Veteran Bangor Daily News political reporter Christopher Cousins died Wednesday morning of a heart attack.
“Maine lost an amazing journalist today. Chris intuitively understood Maine, its politics and its people in a way that benefited everything he covered and every journalist he worked with,” said Dan MacLeod, managing editor of the BDN. “This state is a better place because of his dedication to dogged and incisive reporting.”
Cousins, 42, of South Paris joined the Bangor Daily News in August 2009 and initially covered southern Penobscot and Somerset counties. He quickly moved on to politics, covering the 2010 race for governor. In 2013, he was appointed State House bureau chief.
The Maine Center for Public Interest Reporting in June listed Cousins as one of the 10 most respected journalists in Maine.
“Chris was a great journalist because he was a great person,” his editor Robert Long said. “His heart was huge. Anyone who spent even a few minutes at the State House could see the respect that Chris earned there.
“He got along well with everyone from the person who made his sandwich in the cafe to the Senate president,” Long said. “But he was as tough as he was kind. He did not let government leaders get away with spin or diversions, holding them accountable without being abrasive.
“‘I am not afraid,’ was his standard response to every story assignment in the more than 15 years that I worked with him,” said Long, who also worked with Cousins earlier in his career.
Mario Moretto, director of communications at Maine Center for Economic Policy, covered politics for the BDN with Cousins for two years. Cousins often reminded Moretto that it was the stories and the people that really mattered in journalism.
“I believe that the deep love he felt for the people lucky enough to be in his life contributed to the way he approached his favorite stories — those stories that emphasized the humanity of their subject,” Moretto said in a Facebook post.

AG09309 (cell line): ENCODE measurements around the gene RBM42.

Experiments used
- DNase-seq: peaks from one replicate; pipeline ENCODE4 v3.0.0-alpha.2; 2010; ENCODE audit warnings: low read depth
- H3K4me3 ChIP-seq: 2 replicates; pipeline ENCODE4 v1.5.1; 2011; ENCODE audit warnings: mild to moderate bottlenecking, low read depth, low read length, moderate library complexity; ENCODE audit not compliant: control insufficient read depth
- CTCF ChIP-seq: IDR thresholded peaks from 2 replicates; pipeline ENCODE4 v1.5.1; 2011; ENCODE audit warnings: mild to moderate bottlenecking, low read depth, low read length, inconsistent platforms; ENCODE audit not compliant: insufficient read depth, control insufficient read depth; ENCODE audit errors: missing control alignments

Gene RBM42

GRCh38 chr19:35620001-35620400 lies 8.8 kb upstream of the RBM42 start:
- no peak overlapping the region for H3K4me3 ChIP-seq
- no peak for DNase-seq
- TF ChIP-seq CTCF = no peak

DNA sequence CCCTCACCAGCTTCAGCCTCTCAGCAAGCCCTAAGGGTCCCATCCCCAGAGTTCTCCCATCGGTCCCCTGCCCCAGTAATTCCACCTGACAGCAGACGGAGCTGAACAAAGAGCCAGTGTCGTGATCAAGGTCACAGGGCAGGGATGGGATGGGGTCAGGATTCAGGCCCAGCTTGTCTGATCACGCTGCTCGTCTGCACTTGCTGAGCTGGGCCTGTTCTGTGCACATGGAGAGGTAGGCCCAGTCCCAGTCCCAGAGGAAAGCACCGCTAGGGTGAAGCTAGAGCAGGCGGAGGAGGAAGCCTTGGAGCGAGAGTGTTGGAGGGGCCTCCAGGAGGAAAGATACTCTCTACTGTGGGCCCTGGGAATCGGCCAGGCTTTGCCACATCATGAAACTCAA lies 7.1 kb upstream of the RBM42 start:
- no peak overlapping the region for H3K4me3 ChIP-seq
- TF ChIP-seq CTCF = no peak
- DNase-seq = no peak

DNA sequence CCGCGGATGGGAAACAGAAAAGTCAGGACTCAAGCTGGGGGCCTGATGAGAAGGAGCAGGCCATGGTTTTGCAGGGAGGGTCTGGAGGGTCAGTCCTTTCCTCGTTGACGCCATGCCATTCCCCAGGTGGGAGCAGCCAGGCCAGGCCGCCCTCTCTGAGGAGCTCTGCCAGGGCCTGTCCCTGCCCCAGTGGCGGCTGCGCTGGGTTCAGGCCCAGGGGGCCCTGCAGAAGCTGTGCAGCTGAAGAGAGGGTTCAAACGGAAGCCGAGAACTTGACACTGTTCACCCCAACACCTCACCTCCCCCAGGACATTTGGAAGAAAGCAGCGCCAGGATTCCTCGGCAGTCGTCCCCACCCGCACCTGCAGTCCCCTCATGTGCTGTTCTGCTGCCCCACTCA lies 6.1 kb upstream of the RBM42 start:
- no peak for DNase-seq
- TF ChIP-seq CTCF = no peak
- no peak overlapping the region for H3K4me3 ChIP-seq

“We saw ourselves in those stories,” he added. “And in Chris’s own humanity — his love for his wife and sons, his appreciation for the outdoors, his belief in the power of storytelling — we saw the best parts of ourselves.”
The stories Cousins wrote during his nine years at the Bangor Daily News ranged from the political wrangling behind the scenes in Augusta to a 2010 analysis on the rise of the use of the insanity defense in criminal cases to how Senate President Mike Thibodeau turned into a peacemaker during a 2015 budget scuffle at the State House.
But it was his articles about people that revealed his skills as a storyteller. From the music teacher who in 2011 marked 46 years on the job to the Hollis man who in 2016 recalled the bombing of Pearl Harbor to the ill midcoast girl who went to school in 2015 using a robot, Cousins told their stories with clarity and compassion.
Cousins was a devoted family man. His wife, Jen, was his high school sweetheart. The couple had two sons: Caleb, 13, and, Lucas, 8.
Cousins, along with his State House colleague Michael Shepherd, wrote a blog about politics in Maine called Daily Brief. In it, Cousins commented on and analyzed political issues of the day, but often included personal information about his family.
Tuesday’s edition included an observation about Caleb’s love of the Ford Mustang.
“As he’s learning, it’s a love affair fraught with conflict,” Cousins wrote.
“Last week, Ford announced that it had built its 10 millionth Mustang, which prompted the boy to remark, ‘Well, I’ll be driving the 15 millionth someday.’ But he has a problem: At 13 years old, he is already nearing 5 feet 10 inches tall and clearly in yet another growth spurt. He’s asked me more than once, with real fear in his voice, if he’s going to be too big to drive a Mustang.
“I don’t know how tall he’ll be or what the Mustang can handle, but I’ve been talking a lot about the Ford F-250 pickup truck,” Cousins concluded.
Cousins began his career in 1999 at the Norway Advertiser Democrat. He worked at The Times Record in Brunswick and Bath, then ran the State House News Service in Augusta before joining the BDN. From 2006 to 2007, he was the Donald W. Reynold Fellow for Community Journalism at the Nieman Foundation for Journalism at Harvard University.
Cousins graduated in 1998 from Colby-Sawyer College in New London, New Hampshire. While there he won the Edward R. Murrow Award and the Barbara Johns Stearns Award for campus leadership.
He graduated from Oxford Hills High School in Norway, Maine.
Cousins won numerous awards for his work from the Maine Press Association during his career.
“Chris was not only an excellent journalist, he was an insightful analyst of Maine politics and a stalwart of our newsroom,” Todd Benoit, president of the Bangor Daily News, said Wednesday. “Reporters, no matter their experience, looked to him because of his knowledge of Maine and his strong sense of what made for great news stories. No one was better on deadline than Chris.
“We will miss him not only for what he could do but for who he was: An honorable man who loved his family, Maine and his colleagues,” Benoit said. “I couldn’t ask for a better person to work with.”